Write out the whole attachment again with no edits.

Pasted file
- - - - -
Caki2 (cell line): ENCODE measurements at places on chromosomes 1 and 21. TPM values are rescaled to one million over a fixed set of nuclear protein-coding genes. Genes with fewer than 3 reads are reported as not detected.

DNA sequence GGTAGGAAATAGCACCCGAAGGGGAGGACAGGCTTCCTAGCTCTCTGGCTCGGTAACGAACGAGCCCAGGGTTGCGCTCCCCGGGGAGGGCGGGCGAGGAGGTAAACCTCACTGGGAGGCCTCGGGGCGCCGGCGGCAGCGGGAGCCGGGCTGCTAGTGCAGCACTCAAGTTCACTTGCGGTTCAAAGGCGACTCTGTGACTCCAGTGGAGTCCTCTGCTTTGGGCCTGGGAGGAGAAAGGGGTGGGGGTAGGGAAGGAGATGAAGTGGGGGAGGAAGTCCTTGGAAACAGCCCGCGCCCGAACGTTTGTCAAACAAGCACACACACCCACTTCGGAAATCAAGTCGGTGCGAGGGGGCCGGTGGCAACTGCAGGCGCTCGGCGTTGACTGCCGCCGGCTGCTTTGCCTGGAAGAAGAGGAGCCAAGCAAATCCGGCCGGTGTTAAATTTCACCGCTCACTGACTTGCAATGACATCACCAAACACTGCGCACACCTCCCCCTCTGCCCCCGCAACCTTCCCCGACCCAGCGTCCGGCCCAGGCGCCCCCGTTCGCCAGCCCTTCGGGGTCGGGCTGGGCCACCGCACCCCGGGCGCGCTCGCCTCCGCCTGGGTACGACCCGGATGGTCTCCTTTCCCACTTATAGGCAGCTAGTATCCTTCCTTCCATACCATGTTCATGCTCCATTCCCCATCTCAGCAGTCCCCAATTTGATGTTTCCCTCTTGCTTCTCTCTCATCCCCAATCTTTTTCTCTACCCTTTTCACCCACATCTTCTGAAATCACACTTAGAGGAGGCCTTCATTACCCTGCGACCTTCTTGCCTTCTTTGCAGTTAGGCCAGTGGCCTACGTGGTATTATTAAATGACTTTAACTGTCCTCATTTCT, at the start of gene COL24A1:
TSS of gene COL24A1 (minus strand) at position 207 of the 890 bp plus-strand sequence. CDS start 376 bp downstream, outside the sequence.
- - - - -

Caki2 (cell line): ENCODE measurements at places on chromosomes 1 and 21. TPM values are rescaled to one million over a fixed set of nuclear protein-coding genes. Genes with fewer than 3 reads are reported as not detected.

DNA sequence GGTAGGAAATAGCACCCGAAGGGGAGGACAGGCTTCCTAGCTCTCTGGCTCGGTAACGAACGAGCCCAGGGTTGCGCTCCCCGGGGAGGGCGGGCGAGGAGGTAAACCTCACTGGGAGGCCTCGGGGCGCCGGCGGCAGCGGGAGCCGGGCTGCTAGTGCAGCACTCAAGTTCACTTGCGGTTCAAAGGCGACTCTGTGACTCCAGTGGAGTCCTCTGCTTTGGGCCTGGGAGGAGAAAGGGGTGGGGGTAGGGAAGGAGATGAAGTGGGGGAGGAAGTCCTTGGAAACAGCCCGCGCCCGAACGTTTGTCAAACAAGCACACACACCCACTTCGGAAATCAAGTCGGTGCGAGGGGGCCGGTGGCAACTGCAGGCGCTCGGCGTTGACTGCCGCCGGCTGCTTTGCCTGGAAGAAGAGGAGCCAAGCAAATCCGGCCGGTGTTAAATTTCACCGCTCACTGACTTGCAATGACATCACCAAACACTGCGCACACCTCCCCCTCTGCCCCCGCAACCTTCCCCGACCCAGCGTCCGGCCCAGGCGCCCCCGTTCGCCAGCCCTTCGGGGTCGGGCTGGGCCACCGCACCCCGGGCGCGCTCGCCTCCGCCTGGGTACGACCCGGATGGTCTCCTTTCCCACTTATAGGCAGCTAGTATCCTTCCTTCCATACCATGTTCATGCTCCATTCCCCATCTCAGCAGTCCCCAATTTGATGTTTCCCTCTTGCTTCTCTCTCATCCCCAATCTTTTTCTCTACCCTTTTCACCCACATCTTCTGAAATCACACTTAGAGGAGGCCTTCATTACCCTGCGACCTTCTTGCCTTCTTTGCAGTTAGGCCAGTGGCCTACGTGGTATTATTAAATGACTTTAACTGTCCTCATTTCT, at the start of gene COL24A1:
TSS of gene COL24A1 (minus strand) at position 207 of the 890 bp plus-strand sequence. CDS start 376 bp downstream, outside the sequence.